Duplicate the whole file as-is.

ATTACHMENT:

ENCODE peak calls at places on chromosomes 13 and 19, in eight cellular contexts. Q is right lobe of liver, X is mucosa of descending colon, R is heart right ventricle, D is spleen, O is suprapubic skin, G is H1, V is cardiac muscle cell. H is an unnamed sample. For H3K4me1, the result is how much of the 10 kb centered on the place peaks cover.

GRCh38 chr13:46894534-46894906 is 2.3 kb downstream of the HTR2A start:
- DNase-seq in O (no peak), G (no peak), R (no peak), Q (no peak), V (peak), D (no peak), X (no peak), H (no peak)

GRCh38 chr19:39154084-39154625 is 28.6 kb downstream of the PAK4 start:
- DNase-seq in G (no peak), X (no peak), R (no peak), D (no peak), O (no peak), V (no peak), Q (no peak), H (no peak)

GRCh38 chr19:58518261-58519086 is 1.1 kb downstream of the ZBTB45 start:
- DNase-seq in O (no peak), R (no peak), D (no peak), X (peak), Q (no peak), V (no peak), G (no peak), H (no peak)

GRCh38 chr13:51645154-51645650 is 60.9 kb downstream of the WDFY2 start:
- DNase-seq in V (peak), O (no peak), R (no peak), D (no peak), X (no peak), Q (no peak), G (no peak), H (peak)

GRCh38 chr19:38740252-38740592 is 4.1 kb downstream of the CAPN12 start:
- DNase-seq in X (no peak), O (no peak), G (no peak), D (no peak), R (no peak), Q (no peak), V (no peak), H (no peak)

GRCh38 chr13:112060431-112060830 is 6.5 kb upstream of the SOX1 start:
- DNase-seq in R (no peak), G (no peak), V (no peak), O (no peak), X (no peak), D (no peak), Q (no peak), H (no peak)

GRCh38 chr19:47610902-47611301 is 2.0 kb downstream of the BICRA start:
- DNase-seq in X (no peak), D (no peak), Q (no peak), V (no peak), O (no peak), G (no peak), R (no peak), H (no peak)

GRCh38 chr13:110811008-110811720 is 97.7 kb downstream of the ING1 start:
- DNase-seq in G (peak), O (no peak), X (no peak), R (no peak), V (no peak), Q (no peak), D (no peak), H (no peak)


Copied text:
ENCODE peak calls at places on chromosomes 13 and 19, in eight cellular contexts. Q is right lobe of liver, X is mucosa of descending colon, R is heart right ventricle, D is spleen, O is suprapubic skin, G is H1, V is cardiac muscle cell. H is an unnamed sample. For H3K4me1, the result is how much of the 10 kb centered on the place peaks cover.

GRCh38 chr13:46894534-46894906 is 2.3 kb downstream of the HTR2A start:
- DNase-seq in O (no peak), G (no peak), R (no peak), Q (no peak), V (peak), D (no peak), X (no peak), H (no peak)

GRCh38 chr19:39154084-39154625 is 28.6 kb downstream of the PAK4 start:
- DNase-seq in G (no peak), X (no peak), R (no peak), D (no peak), O (no peak), V (no peak), Q (no peak), H (no peak)

GRCh38 chr19:58518261-58519086 is 1.1 kb downstream of the ZBTB45 start:
- DNase-seq in O (no peak), R (no peak), D (no peak), X (peak), Q (no peak), V (no peak), G (no peak), H (no peak)

GRCh38 chr13:51645154-51645650 is 60.9 kb downstream of the WDFY2 start:
- DNase-seq in V (peak), O (no peak), R (no peak), D (no peak), X (no peak), Q (no peak), G (no peak), H (peak)

GRCh38 chr19:38740252-38740592 is 4.1 kb downstream of the CAPN12 start:
- DNase-seq in X (no peak), O (no peak), G (no peak), D (no peak), R (no peak), Q (no peak), V (no peak), H (no peak)

GRCh38 chr13:112060431-112060830 is 6.5 kb upstream of the SOX1 start:
- DNase-seq in R (no peak), G (no peak), V (no peak), O (no peak), X (no peak), D (no peak), Q (no peak), H (no peak)

GRCh38 chr19:47610902-47611301 is 2.0 kb downstream of the BICRA start:
- DNase-seq in X (no peak), D (no peak), Q (no peak), V (no peak), O (no peak), G (no peak), R (no peak), H (no peak)

GRCh38 chr13:110811008-110811720 is 97.7 kb downstream of the ING1 start:
- DNase-seq in G (peak), O (no peak), X (no peak), R (no peak), V (no peak), Q (no peak), D (no peak), H (no peak)